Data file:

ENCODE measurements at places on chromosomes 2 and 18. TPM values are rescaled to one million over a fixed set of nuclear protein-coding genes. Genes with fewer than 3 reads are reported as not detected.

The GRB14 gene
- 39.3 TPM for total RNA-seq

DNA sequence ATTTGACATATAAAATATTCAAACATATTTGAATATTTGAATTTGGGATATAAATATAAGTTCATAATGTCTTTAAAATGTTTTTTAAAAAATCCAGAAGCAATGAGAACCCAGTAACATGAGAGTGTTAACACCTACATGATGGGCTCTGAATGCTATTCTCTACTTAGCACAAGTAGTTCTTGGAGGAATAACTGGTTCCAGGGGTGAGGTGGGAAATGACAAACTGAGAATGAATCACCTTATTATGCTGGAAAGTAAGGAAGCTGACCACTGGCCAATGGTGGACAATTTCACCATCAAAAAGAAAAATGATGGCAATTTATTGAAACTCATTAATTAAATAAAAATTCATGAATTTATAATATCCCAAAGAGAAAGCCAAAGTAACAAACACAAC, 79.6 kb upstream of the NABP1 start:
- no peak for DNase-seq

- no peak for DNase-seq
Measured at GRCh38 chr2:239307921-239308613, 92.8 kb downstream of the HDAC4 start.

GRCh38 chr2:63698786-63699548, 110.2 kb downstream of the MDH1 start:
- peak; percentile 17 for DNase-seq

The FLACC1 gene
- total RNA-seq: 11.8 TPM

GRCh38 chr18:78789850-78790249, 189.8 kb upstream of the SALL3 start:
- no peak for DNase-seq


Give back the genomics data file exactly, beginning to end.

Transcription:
ENCODE measurements at places on chromosomes 2 and 18. TPM values are rescaled to one million over a fixed set of nuclear protein-coding genes. Genes with fewer than 3 reads are reported as not detected.

The GRB14 gene
- 39.3 TPM for total RNA-seq

DNA sequence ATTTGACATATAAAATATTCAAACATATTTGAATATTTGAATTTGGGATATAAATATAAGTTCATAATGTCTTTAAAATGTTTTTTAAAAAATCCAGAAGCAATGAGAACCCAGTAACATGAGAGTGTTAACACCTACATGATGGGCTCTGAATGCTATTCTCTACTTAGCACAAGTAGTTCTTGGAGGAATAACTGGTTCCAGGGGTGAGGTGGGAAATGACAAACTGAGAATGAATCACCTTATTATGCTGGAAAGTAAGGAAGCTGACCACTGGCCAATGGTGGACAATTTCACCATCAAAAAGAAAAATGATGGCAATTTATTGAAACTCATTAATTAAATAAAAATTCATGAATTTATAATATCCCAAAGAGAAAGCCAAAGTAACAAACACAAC, 79.6 kb upstream of the NABP1 start:
- no peak for DNase-seq

- no peak for DNase-seq
Measured at GRCh38 chr2:239307921-239308613, 92.8 kb downstream of the HDAC4 start.

GRCh38 chr2:63698786-63699548, 110.2 kb downstream of the MDH1 start:
- peak; percentile 17 for DNase-seq

The FLACC1 gene
- total RNA-seq: 11.8 TPM

GRCh38 chr18:78789850-78790249, 189.8 kb upstream of the SALL3 start:
- no peak for DNase-seq